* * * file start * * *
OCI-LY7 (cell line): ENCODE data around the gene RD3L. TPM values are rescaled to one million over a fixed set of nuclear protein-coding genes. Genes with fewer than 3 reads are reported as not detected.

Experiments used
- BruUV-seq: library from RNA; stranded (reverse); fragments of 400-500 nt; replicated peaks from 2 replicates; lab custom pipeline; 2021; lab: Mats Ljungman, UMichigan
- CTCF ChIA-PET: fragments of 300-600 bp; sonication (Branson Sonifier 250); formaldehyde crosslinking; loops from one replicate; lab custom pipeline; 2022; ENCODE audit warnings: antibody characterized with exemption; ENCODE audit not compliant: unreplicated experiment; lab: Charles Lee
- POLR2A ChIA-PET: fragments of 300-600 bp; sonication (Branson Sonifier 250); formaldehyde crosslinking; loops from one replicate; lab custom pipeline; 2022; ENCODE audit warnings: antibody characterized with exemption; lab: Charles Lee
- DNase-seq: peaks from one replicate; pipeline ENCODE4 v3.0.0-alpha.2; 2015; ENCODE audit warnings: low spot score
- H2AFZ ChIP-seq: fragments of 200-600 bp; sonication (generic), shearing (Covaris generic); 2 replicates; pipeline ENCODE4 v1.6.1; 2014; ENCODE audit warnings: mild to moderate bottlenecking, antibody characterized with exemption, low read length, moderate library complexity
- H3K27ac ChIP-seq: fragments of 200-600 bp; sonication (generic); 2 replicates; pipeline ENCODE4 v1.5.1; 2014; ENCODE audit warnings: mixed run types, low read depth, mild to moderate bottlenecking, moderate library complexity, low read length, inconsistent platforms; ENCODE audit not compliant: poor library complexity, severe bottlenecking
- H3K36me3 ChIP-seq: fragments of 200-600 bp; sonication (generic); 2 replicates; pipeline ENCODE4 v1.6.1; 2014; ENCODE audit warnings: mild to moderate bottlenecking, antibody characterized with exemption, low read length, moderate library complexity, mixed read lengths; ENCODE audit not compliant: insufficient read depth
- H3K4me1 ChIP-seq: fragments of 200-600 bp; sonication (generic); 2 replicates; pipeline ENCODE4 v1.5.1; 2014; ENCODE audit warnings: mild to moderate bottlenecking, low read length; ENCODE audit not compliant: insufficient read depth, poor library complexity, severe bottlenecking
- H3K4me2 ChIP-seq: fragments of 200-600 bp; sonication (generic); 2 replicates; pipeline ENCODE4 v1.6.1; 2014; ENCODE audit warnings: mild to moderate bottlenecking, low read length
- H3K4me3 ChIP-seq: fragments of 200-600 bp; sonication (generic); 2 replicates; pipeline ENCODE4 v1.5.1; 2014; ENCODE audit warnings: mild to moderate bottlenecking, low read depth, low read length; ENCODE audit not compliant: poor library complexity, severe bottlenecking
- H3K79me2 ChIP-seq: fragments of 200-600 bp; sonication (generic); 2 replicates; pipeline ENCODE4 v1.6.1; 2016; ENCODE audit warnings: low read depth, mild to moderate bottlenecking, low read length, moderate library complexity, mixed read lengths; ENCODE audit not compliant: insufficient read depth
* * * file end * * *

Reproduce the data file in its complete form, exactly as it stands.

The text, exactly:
OCI-LY7 (cell line): ENCODE data around the gene RD3L. TPM values are rescaled to one million over a fixed set of nuclear protein-coding genes. Genes with fewer than 3 reads are reported as not detected.

Experiments used
- BruUV-seq: library from RNA; stranded (reverse); fragments of 400-500 nt; replicated peaks from 2 replicates; lab custom pipeline; 2021; lab: Mats Ljungman, UMichigan
- CTCF ChIA-PET: fragments of 300-600 bp; sonication (Branson Sonifier 250); formaldehyde crosslinking; loops from one replicate; lab custom pipeline; 2022; ENCODE audit warnings: antibody characterized with exemption; ENCODE audit not compliant: unreplicated experiment; lab: Charles Lee
- POLR2A ChIA-PET: fragments of 300-600 bp; sonication (Branson Sonifier 250); formaldehyde crosslinking; loops from one replicate; lab custom pipeline; 2022; ENCODE audit warnings: antibody characterized with exemption; lab: Charles Lee
- DNase-seq: peaks from one replicate; pipeline ENCODE4 v3.0.0-alpha.2; 2015; ENCODE audit warnings: low spot score
- H2AFZ ChIP-seq: fragments of 200-600 bp; sonication (generic), shearing (Covaris generic); 2 replicates; pipeline ENCODE4 v1.6.1; 2014; ENCODE audit warnings: mild to moderate bottlenecking, antibody characterized with exemption, low read length, moderate library complexity
- H3K27ac ChIP-seq: fragments of 200-600 bp; sonication (generic); 2 replicates; pipeline ENCODE4 v1.5.1; 2014; ENCODE audit warnings: mixed run types, low read depth, mild to moderate bottlenecking, moderate library complexity, low read length, inconsistent platforms; ENCODE audit not compliant: poor library complexity, severe bottlenecking
- H3K36me3 ChIP-seq: fragments of 200-600 bp; sonication (generic); 2 replicates; pipeline ENCODE4 v1.6.1; 2014; ENCODE audit warnings: mild to moderate bottlenecking, antibody characterized with exemption, low read length, moderate library complexity, mixed read lengths; ENCODE audit not compliant: insufficient read depth
- H3K4me1 ChIP-seq: fragments of 200-600 bp; sonication (generic); 2 replicates; pipeline ENCODE4 v1.5.1; 2014; ENCODE audit warnings: mild to moderate bottlenecking, low read length; ENCODE audit not compliant: insufficient read depth, poor library complexity, severe bottlenecking
- H3K4me2 ChIP-seq: fragments of 200-600 bp; sonication (generic); 2 replicates; pipeline ENCODE4 v1.6.1; 2014; ENCODE audit warnings: mild to moderate bottlenecking, low read length
- H3K4me3 ChIP-seq: fragments of 200-600 bp; sonication (generic); 2 replicates; pipeline ENCODE4 v1.5.1; 2014; ENCODE audit warnings: mild to moderate bottlenecking, low read depth, low read length; ENCODE audit not compliant: poor library complexity, severe bottlenecking
- H3K79me2 ChIP-seq: fragments of 200-600 bp; sonication (generic); 2 replicates; pipeline ENCODE4 v1.6.1; 2016; ENCODE audit warnings: low read depth, mild to moderate bottlenecking, low read length, moderate library complexity, mixed read lengths; ENCODE audit not compliant: insufficient read depth